For years the KHS brand has embodied the concepts of value and choice when it comes to shopping for a bike. Case in point, there are no fewer than 17 models flying the Flite moniker in KHS’ line of road bikes, encompassing a variety of frame materials, build options and price points. Also, KHS was one of the first bike brands to spec the latest electronic drivetrain from Shimano, the Ultegra Di2; KHS, therefore, certainly has something for everyone. With a $5100 retail sticker, the Flite 950 is designed to be a value-laden road bike for the rider who wants the latest in shifting technology for a (relatively) small amount of cash.
The ease of electronic shifting and some comfortable positioning had us eating up the longer rides.
The Flite 950’s monocoque carbon fiber frame is paired with a carbon fiber fork that has an aluminum steerer tube. Like some other manufacturers, KHS uses a sizing scale that’s more in line with picking out a set of bib shorts than calling out traditional frame-size numbers. Our Medium test bike had a 54.5cm sloping top tube (54cm effective). The frame features a 165mm-tall, 1 1/8 to 1 1/2-inch tapered headtube. This is about 10mm taller than the similarly priced race bikes that the Flite 950 will go toe to toe with on the showroom floor. Combined with a sloping top tube, the result is a relatively low stand over height with a more upright hand position that emphasizes comfort over an aggressive stature. All who laid eyes on the 950 became quick fans of the dark-green and- black color combination, which gives the bike a more exclusive look among its many competitors.
The Flite 950 feaures Tektro R540 brakes, but for $5100, we would prefer a set of brakes with more stopping power. Mavic Ksyrium aluminum wheels and Kenda Kadence Pro clincher tires round out the low cost build.
Without a doubt, the standout component features are the Shimano Ultegra Di2 shifters and derailleurs. But in order to keep the retail price as low as possible, KHS opted for some less expensive bits to round out the drivetrain. The crankset is FSA’s mid-range Energy model with 53/39 chainrings, while the cassette is a low-end (11-25) Shimano Tiagra unit. In addition to the crankset, FSA also provides the Flite 950 with a Wing Pro Compact aluminum handlebar, while the remaining cockpit components are KHS’ own, including an aluminum stem, a 31.6-diameter carbon seatpost, and the company’s Sport-model saddle featuring chromoly rails and minimal padding. Tektro’s R540 brakes are tasked with stopping a set of Mavic Ksyrium Elite aluminum wheels, which are wrapped in size 23c Kenda Kadence Pro tires.
In an effort to keep the Flite 950's overall price as low as possible, KHS spec'd FSA's Energy's crankset with standard gearing to work with Shimano Ultegra Di2 shifters and derailleurs
The Flite 950’s frameset is the same featured on a few other Flite builds, and it’s a solid offering from KHS. At no point in our testing did any one aspect of the Flite 950’s performance draw undue attention. Most significantly, it’s a bike that is comfortable and enjoyable enough to ride all day, every day. Although the 950 doesn’t offer what we’d call a plush ride, the small diameter, shapely seatstays and carbon layup help give the KHS a vertically compliant ride capable of handling rough roads. It’s stiff enough at the bottom bracket and through the chainstays to help keep you with the fast group ride, but it doesn’t have the snappy feel of an all-out race bike. Its headtube is tall, and the front end on the whole is reasonably stiff enough to make the Flite 950 a good, all-around descender. An Ultegra Di2 electronic drivetrain is a great complement to the Flite 950,providing crisp, reliable shifting to a solid, do-it-all bike. As with Shimano’s stalwart Dura-Ace Di2 gruppo, the best aspect of electronic shifting is the front derailleur, which can upshift under heavy loads and consistently yield an ideal chain line thanks to its auto-trim feature. To offset the high-cost electric drivetrain, the Flite 950 customer will have to compromise when it comes to the parts spec as a whole. Normally, a bike in the $5100 range would have higher-end components throughout. The one area in particular where you should never compromise are the brakes. The Tektro R540 brakes get the job done, but we’d prefer a set of stoppers with a bit more power and modulation for our five grand.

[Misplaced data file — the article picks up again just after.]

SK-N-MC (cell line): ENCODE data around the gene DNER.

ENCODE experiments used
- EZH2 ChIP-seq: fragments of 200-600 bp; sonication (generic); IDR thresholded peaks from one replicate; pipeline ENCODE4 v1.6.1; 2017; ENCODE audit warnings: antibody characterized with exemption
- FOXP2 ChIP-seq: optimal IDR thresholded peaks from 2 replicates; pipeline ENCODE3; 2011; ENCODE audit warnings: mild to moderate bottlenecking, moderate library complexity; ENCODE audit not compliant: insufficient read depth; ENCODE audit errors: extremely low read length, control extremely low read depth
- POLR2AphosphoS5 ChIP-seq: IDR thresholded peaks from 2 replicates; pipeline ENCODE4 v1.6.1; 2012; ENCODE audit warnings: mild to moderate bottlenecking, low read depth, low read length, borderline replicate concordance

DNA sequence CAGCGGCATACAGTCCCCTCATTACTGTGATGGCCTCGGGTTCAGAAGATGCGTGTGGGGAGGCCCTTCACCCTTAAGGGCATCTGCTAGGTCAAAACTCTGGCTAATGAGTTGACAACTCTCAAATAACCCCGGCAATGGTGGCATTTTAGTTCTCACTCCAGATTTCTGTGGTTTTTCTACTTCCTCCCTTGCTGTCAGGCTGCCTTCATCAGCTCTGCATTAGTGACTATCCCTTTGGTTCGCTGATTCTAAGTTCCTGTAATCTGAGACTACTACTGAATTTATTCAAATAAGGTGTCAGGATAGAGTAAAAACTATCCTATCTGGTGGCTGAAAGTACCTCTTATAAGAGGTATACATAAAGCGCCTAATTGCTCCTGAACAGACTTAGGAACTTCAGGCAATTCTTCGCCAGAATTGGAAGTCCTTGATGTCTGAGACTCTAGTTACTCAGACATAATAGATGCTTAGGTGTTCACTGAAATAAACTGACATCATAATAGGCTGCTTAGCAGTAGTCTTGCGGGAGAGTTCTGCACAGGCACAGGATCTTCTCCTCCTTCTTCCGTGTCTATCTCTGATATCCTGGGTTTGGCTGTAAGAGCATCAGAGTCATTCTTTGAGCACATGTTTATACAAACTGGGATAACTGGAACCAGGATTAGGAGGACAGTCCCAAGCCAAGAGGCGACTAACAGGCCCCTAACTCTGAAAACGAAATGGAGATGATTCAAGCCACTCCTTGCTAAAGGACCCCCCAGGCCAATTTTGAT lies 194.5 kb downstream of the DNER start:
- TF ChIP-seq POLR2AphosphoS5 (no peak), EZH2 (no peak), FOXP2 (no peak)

The low price, light weight bike couldn't keep us off of it; powering up the hills.
So far, there are only a handful of manufacturers offering bikes spec’d with Ultegra Di2 that hits near the $5000 price point. With the Flite 950, KHS is offering a bike that will perform well in any scenario, while featuring the modern convenience and prestige of electronic shifting. If you’re in the market for the absolute latest in high-end drivetrain gadgetry and you want a solid all around ride quality to go along with it, the Flite 950 looks like one of the best deals in town.
• Great deal on Ultegra Di2
• Comfortable ride for everyday use
• Could use a brake upgrade
Weight: 17.5 pounds
Sizes: XS, S, M (tested), M/L, L, XL
For more info: KHS Bicycles